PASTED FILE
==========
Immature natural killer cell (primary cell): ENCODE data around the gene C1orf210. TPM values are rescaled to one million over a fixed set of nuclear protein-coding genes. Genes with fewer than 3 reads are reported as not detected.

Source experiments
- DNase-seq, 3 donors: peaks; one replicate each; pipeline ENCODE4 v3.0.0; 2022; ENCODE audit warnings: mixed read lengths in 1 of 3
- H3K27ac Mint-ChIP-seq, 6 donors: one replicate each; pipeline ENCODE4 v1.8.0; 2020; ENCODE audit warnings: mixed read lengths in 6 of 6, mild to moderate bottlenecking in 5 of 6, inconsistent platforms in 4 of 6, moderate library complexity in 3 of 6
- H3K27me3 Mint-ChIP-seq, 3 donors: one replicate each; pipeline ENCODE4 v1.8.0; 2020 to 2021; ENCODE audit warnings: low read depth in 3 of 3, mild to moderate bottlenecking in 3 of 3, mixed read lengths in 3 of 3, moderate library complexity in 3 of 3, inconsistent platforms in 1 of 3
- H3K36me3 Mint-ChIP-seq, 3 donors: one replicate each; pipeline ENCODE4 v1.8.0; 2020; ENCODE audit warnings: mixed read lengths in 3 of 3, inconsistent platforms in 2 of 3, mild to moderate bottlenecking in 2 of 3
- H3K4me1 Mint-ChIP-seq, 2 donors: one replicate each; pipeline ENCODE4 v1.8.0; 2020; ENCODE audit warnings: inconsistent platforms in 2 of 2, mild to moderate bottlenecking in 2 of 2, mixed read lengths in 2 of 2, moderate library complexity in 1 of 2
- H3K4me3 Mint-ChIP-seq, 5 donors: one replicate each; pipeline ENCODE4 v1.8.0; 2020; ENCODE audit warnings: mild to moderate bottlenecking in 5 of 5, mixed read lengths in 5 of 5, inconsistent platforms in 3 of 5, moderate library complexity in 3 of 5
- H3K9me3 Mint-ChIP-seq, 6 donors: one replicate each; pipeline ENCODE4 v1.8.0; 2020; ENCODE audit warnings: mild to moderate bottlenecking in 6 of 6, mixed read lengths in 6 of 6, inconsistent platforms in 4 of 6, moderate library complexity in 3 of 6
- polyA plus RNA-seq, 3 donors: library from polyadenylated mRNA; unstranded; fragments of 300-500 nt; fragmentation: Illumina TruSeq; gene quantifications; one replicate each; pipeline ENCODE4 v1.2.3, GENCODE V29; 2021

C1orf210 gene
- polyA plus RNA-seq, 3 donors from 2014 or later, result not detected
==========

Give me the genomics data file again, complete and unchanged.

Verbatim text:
Immature natural killer cell (primary cell): ENCODE data around the gene C1orf210. TPM values are rescaled to one million over a fixed set of nuclear protein-coding genes. Genes with fewer than 3 reads are reported as not detected.

Source experiments
- DNase-seq, 3 donors: peaks; one replicate each; pipeline ENCODE4 v3.0.0; 2022; ENCODE audit warnings: mixed read lengths in 1 of 3
- H3K27ac Mint-ChIP-seq, 6 donors: one replicate each; pipeline ENCODE4 v1.8.0; 2020; ENCODE audit warnings: mixed read lengths in 6 of 6, mild to moderate bottlenecking in 5 of 6, inconsistent platforms in 4 of 6, moderate library complexity in 3 of 6
- H3K27me3 Mint-ChIP-seq, 3 donors: one replicate each; pipeline ENCODE4 v1.8.0; 2020 to 2021; ENCODE audit warnings: low read depth in 3 of 3, mild to moderate bottlenecking in 3 of 3, mixed read lengths in 3 of 3, moderate library complexity in 3 of 3, inconsistent platforms in 1 of 3
- H3K36me3 Mint-ChIP-seq, 3 donors: one replicate each; pipeline ENCODE4 v1.8.0; 2020; ENCODE audit warnings: mixed read lengths in 3 of 3, inconsistent platforms in 2 of 3, mild to moderate bottlenecking in 2 of 3
- H3K4me1 Mint-ChIP-seq, 2 donors: one replicate each; pipeline ENCODE4 v1.8.0; 2020; ENCODE audit warnings: inconsistent platforms in 2 of 2, mild to moderate bottlenecking in 2 of 2, mixed read lengths in 2 of 2, moderate library complexity in 1 of 2
- H3K4me3 Mint-ChIP-seq, 5 donors: one replicate each; pipeline ENCODE4 v1.8.0; 2020; ENCODE audit warnings: mild to moderate bottlenecking in 5 of 5, mixed read lengths in 5 of 5, inconsistent platforms in 3 of 5, moderate library complexity in 3 of 5
- H3K9me3 Mint-ChIP-seq, 6 donors: one replicate each; pipeline ENCODE4 v1.8.0; 2020; ENCODE audit warnings: mild to moderate bottlenecking in 6 of 6, mixed read lengths in 6 of 6, inconsistent platforms in 4 of 6, moderate library complexity in 3 of 6
- polyA plus RNA-seq, 3 donors: library from polyadenylated mRNA; unstranded; fragments of 300-500 nt; fragmentation: Illumina TruSeq; gene quantifications; one replicate each; pipeline ENCODE4 v1.2.3, GENCODE V29; 2021

C1orf210 gene
- polyA plus RNA-seq, 3 donors from 2014 or later, result not detected